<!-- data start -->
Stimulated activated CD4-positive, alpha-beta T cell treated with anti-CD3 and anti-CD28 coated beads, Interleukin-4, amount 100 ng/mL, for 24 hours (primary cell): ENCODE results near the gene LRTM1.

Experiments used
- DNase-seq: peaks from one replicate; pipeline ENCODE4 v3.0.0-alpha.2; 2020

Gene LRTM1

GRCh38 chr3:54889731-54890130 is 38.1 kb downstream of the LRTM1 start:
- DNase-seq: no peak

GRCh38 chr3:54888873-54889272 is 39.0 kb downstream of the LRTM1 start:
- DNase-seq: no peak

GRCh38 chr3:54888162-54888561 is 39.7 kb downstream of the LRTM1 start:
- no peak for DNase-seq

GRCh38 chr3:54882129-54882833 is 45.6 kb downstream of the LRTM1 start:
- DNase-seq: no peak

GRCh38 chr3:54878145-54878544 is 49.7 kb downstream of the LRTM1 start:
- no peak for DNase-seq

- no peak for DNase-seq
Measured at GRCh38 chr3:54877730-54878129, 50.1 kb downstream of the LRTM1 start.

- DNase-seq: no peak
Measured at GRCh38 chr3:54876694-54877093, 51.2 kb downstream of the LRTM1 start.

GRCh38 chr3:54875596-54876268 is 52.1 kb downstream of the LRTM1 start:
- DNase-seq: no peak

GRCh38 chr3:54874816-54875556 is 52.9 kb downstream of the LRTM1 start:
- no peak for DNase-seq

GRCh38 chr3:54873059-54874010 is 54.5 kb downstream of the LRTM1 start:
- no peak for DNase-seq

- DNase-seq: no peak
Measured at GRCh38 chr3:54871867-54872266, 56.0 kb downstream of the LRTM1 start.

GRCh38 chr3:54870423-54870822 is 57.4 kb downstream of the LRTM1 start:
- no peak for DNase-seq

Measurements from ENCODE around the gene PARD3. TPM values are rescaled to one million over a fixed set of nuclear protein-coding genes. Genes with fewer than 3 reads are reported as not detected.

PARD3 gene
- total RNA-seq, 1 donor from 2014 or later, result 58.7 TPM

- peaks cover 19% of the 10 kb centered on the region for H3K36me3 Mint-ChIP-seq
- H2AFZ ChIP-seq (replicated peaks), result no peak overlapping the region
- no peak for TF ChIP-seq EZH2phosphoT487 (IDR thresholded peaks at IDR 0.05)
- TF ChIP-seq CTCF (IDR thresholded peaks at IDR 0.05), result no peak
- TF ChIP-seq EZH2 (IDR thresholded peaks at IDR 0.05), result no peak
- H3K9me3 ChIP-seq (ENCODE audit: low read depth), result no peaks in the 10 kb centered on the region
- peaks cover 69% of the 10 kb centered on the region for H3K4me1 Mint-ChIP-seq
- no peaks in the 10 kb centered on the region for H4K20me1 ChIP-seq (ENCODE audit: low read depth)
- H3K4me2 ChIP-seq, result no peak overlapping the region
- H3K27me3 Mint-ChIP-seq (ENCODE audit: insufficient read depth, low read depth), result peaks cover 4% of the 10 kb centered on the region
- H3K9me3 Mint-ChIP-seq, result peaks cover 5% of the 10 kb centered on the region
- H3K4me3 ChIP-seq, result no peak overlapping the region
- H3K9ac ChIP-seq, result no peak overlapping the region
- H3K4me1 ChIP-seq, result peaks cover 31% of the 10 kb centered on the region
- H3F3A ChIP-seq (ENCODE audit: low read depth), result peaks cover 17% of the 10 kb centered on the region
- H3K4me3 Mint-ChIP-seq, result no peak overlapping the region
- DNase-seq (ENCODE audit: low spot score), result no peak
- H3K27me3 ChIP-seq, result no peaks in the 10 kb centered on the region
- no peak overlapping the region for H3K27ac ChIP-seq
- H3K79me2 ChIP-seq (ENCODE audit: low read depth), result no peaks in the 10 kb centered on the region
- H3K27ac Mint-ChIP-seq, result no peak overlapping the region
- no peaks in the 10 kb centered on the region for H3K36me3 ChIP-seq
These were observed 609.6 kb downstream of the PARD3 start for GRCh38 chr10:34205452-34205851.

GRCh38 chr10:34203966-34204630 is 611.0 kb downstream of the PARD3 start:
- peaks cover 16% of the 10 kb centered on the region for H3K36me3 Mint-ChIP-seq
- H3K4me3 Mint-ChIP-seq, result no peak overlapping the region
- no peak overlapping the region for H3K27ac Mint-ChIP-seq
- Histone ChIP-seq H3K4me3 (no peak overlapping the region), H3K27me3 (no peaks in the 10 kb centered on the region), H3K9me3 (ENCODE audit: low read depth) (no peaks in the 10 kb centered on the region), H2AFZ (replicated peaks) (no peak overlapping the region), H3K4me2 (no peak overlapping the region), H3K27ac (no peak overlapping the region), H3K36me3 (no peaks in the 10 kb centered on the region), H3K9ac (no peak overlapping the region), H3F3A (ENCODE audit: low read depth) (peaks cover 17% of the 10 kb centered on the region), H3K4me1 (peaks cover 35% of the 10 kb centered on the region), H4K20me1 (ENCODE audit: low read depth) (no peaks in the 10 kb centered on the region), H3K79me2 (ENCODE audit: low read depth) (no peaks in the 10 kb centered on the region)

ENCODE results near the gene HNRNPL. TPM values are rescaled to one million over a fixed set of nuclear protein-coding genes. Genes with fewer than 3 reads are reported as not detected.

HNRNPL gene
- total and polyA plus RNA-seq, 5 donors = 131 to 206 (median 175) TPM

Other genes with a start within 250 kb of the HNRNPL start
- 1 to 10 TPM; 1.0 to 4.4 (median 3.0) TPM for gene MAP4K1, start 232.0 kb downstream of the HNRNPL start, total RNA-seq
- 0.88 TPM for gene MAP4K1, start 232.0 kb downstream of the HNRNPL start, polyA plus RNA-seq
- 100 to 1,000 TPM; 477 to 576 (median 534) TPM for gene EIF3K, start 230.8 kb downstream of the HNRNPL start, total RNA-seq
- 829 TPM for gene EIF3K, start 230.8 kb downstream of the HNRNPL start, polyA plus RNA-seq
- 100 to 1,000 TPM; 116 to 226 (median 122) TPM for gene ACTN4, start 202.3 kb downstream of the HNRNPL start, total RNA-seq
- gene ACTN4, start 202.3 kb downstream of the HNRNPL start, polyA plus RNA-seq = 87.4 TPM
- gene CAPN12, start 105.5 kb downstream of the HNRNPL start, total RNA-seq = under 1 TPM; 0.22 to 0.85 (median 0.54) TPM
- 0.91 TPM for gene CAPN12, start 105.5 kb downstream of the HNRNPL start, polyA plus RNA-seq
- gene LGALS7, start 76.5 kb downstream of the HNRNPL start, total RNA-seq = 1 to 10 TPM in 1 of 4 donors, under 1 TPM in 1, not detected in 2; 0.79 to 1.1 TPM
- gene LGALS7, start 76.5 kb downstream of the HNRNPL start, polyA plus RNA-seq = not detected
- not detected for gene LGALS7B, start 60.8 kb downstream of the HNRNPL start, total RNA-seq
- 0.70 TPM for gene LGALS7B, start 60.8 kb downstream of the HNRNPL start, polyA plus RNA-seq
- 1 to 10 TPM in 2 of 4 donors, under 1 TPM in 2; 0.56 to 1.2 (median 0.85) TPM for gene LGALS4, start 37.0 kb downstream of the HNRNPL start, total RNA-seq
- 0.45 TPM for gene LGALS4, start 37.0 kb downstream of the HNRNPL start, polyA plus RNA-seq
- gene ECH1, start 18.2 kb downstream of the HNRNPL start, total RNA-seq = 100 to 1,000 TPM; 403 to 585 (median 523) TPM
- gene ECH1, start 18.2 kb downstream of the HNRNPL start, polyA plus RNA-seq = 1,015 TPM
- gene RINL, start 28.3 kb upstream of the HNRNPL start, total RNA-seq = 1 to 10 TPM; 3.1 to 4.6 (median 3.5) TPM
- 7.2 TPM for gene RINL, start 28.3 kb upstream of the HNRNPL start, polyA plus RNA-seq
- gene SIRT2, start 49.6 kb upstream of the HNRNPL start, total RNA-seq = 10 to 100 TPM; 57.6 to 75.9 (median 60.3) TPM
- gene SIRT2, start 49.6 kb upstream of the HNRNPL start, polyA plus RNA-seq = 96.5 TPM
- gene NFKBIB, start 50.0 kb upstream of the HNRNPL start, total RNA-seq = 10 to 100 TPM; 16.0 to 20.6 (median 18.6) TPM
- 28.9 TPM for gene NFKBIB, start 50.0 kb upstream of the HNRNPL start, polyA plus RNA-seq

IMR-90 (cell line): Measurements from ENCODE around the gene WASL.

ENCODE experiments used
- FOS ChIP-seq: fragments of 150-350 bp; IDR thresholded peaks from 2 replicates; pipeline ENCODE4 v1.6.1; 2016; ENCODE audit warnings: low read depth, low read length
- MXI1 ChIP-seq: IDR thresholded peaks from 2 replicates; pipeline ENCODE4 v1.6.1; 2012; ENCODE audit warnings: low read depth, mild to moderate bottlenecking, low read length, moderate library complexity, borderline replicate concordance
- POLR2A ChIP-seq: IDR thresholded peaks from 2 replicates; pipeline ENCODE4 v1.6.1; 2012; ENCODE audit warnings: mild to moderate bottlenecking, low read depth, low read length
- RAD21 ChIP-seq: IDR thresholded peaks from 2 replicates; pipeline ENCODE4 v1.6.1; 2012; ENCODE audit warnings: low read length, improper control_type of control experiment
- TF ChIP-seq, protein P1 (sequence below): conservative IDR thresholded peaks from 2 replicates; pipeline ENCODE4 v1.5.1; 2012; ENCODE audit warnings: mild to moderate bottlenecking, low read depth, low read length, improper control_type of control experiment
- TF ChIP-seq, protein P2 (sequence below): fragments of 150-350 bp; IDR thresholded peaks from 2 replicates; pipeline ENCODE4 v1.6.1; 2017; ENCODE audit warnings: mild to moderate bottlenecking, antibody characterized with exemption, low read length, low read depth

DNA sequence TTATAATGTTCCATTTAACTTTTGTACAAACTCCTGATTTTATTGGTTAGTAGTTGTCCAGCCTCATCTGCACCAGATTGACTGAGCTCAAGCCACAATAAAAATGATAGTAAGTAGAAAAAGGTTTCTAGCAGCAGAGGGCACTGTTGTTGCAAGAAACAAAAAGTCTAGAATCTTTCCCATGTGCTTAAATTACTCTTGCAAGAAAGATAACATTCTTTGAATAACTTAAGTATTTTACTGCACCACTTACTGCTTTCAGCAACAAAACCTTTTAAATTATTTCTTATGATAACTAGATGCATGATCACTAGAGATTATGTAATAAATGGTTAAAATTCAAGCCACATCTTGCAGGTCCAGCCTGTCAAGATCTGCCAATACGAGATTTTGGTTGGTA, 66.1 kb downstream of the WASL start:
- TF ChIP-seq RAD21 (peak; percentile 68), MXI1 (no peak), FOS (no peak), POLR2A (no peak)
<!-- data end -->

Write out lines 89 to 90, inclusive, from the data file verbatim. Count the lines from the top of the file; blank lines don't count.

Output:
- MXI1 ChIP-seq: IDR thresholded peaks from 2 replicates; pipeline ENCODE4 v1.6.1; 2012; ENCODE audit warnings: low read depth, mild to moderate bottlenecking, low read length, moderate library complexity, borderline replicate concordance
- POLR2A ChIP-seq: IDR thresholded peaks from 2 replicates; pipeline ENCODE4 v1.6.1; 2012; ENCODE audit warnings: mild to moderate bottlenecking, low read depth, low read length